As the U.S. Olympic men's basketball team kicked its preparations for Rio into gear, a familiar face in an Army uniform stopped by to offer support ... and give his own example of teamwork.
Retired Maj. Scotty Smiley, the Army's first blind active-duty officer, addressed the team July 21 in Las Vegas, a day before the team began its exhibition schedule in preparation for the Aug. 6 start of the Olympic basketball tournament in Brazil.
Smiley retired in May 2015 and has toured the country as a motivational speaker, with stories stemming from a 2005 incident in Mosul, Iraq, that cost him his sight — and nearly everything else.
A car bomber detonated his payload about 30 yards from Smiley, who'd engaged the enemy from the hatch of his Stryker combat vehicle. He lost his eyes and a portion of his skull in the blast, but his actions prevented the explosion from reaching his fellow soldiers.
Team USA head coach Mike Krzyzewski, a fellow U.S. Military Academy graduate, introduced Smiley to his squad by describing the incident.
"All of a sudden, you recognize that there is a car bomb coming toward your unit, which might take out your unit," the coach told his players in an NBA-produced video. "What would you do? What would you do? What he did was stay above, and he took out that car bomb, and as a result, helped save the men in his unit."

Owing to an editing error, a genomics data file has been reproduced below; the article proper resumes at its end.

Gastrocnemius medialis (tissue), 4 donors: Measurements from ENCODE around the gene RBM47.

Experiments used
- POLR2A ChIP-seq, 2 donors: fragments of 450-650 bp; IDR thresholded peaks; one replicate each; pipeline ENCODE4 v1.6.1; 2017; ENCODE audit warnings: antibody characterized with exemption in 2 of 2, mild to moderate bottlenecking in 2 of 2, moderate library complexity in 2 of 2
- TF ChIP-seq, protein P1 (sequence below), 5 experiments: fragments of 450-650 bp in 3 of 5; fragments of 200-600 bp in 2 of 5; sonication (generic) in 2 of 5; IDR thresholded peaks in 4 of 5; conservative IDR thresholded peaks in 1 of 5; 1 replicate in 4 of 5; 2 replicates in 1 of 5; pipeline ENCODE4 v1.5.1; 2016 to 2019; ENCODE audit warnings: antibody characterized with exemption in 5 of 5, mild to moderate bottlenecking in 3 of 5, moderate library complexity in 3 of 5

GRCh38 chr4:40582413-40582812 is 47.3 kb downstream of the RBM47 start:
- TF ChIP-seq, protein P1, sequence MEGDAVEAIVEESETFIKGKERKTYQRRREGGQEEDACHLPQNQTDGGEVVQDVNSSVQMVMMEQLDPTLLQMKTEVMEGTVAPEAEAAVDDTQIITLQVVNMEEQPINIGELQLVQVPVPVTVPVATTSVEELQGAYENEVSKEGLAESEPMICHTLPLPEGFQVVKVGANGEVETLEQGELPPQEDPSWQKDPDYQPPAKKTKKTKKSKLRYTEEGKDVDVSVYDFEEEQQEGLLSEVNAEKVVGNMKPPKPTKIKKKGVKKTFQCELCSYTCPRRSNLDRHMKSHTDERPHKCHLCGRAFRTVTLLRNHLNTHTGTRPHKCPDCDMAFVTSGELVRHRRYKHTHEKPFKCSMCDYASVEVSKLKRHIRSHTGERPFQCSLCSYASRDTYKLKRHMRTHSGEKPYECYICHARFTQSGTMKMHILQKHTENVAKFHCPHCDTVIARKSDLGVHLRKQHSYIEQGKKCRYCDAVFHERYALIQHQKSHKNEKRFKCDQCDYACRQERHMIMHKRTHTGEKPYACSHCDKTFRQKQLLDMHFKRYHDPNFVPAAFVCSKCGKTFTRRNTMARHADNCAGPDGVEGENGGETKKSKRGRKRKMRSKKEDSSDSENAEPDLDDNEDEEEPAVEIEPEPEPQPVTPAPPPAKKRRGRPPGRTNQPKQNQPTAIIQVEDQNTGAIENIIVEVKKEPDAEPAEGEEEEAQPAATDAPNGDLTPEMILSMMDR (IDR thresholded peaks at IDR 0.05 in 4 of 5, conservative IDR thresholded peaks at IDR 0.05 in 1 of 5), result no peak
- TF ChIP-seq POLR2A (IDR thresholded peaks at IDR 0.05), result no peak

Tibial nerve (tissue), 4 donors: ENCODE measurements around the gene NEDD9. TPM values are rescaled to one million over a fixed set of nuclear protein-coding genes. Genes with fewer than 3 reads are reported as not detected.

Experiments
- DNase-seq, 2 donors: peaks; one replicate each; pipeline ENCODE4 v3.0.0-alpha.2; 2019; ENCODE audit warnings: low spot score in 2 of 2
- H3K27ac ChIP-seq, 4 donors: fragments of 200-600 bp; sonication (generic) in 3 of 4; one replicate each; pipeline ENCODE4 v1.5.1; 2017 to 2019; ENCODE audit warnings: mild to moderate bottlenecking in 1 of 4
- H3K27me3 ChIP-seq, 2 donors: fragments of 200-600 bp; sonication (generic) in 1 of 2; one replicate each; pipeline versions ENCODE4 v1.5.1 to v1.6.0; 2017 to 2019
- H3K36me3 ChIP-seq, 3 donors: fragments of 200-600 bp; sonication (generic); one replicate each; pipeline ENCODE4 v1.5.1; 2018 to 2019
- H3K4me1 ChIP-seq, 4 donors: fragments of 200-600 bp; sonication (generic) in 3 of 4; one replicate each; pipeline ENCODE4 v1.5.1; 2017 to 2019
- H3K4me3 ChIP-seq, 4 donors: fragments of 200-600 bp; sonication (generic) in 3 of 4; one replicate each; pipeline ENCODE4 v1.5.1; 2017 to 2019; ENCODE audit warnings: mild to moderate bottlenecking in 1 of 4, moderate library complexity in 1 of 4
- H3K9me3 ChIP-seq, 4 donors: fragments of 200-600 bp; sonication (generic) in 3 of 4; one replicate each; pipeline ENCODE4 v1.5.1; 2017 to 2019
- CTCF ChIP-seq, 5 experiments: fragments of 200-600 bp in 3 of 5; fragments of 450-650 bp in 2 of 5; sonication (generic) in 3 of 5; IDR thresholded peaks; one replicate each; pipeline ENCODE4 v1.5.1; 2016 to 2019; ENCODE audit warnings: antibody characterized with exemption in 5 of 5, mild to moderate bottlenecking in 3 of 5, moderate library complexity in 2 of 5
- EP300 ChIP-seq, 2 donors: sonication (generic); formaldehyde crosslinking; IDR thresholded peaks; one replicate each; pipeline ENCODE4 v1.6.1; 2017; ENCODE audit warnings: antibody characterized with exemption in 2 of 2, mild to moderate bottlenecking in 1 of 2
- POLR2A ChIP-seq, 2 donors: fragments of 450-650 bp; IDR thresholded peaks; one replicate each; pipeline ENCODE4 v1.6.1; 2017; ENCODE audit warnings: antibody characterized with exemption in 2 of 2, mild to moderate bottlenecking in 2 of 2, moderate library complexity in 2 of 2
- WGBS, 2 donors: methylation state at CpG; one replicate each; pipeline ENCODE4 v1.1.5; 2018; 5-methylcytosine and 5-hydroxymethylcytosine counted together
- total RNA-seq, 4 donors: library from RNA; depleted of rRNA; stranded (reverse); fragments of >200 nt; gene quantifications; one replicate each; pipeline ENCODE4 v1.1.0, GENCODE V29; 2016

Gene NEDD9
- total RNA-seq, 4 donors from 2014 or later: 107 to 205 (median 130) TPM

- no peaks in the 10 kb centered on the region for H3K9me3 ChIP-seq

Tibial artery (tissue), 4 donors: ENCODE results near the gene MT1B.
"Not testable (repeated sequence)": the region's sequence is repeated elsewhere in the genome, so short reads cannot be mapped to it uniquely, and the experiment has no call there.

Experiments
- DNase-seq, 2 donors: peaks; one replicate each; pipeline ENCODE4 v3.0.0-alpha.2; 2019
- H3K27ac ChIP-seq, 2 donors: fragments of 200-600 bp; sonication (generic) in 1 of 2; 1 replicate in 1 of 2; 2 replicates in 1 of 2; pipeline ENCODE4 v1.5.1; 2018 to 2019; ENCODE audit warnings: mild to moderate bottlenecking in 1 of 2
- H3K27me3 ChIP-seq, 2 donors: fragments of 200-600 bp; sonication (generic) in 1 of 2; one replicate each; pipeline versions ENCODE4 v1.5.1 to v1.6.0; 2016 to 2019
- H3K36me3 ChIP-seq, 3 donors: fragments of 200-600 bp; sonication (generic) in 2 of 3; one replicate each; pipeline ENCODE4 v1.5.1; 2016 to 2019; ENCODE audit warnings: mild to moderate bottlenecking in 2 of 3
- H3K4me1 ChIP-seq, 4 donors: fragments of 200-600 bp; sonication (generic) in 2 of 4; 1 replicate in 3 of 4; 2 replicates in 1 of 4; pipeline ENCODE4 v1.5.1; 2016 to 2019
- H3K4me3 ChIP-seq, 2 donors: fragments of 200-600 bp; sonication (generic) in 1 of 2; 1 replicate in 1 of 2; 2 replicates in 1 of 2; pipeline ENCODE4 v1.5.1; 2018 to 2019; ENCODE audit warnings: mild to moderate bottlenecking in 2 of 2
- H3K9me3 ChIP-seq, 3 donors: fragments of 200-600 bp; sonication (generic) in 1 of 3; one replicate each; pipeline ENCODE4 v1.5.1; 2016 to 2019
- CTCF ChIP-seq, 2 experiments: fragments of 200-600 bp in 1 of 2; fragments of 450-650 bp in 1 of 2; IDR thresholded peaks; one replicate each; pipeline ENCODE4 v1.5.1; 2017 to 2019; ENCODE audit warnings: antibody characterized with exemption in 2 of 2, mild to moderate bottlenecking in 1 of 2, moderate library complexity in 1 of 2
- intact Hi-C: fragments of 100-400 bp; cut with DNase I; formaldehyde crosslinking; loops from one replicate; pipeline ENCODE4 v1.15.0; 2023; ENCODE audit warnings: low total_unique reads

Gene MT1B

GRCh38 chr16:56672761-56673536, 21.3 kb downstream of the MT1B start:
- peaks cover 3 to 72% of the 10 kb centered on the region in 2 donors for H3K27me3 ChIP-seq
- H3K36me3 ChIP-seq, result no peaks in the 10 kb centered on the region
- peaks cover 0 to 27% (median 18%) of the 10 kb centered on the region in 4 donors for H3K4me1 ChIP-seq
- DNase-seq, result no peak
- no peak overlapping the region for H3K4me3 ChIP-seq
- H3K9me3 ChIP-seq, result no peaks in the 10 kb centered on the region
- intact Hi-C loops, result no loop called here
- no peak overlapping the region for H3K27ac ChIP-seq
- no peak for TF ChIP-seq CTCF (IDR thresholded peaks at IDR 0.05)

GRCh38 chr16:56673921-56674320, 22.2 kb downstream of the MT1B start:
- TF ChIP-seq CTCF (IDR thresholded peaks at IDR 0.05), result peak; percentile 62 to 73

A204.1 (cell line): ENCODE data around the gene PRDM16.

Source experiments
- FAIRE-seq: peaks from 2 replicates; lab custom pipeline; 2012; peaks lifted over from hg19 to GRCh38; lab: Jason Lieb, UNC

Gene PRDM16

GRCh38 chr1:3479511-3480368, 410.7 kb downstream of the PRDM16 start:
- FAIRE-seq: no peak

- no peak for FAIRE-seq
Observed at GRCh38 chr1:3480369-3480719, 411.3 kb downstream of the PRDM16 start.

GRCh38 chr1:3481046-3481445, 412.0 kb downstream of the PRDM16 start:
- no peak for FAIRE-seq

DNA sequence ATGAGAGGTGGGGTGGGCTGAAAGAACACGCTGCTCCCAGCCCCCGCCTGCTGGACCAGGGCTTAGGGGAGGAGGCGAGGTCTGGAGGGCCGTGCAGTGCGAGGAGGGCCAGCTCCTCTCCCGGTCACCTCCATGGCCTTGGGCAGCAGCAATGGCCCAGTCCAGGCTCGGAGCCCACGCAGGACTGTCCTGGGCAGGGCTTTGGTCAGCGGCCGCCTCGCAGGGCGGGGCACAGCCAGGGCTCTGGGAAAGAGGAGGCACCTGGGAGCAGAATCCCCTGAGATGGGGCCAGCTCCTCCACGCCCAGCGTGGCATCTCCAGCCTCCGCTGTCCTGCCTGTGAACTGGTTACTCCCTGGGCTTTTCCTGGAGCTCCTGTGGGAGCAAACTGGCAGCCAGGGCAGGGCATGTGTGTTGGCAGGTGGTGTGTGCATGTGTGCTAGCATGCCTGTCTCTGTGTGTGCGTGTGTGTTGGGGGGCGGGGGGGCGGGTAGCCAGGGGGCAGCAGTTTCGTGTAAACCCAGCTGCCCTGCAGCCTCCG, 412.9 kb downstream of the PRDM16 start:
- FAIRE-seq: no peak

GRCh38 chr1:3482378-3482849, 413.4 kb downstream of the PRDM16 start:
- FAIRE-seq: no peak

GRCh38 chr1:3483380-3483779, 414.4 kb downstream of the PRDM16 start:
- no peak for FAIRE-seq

Smiley told the stars his story through the lens of teamwork — how support from family, friends and the Army community helped him through the early stages of his recovery.
"The team had surrounded me with love and compassion, and helped me understand that I wasn't on my own," he told the group in the video, before asking them to "fight as hard as they can to bring that gold medal home. And I know you guys are going to do it."
Smiley made a similar visit with the team in 2006 as part of a group of wounded warriors — guests of then-Col. Robert Brown, now the four-star commander of Army Pacific, who'd been invited to speak by Krzyzewski shortly after the Duke legend took over as Team USA head coach.
"He's such a strong guy, man," Los Angeles Clippers center DeAndre Jordan said after speaking with Smiley. "His will is amazing. Just to be able to meet him, it's a real honor." Hope UnseenThe video also shows Smiley taking in a Team USA practice on the campus of the University of Nevada-Las Vegas with an assist from Indiana Pacers forward Paul George, who narrated the action as Smiley listened in via headphones.
"I lost, Scotty," he said near the end of the video. "Melo [New York Knick Carmelo Anthony] won. Melo won."
"Uh-oh," Smiley responded.
Krzyzewski narrated a 2015 documentary on Smiley's participation in an Idaho triathlon. "Beat Feet," which debuted on Veterans Day, can be rented or purchased online.
Kevin Lilley is the features editor of Military Times.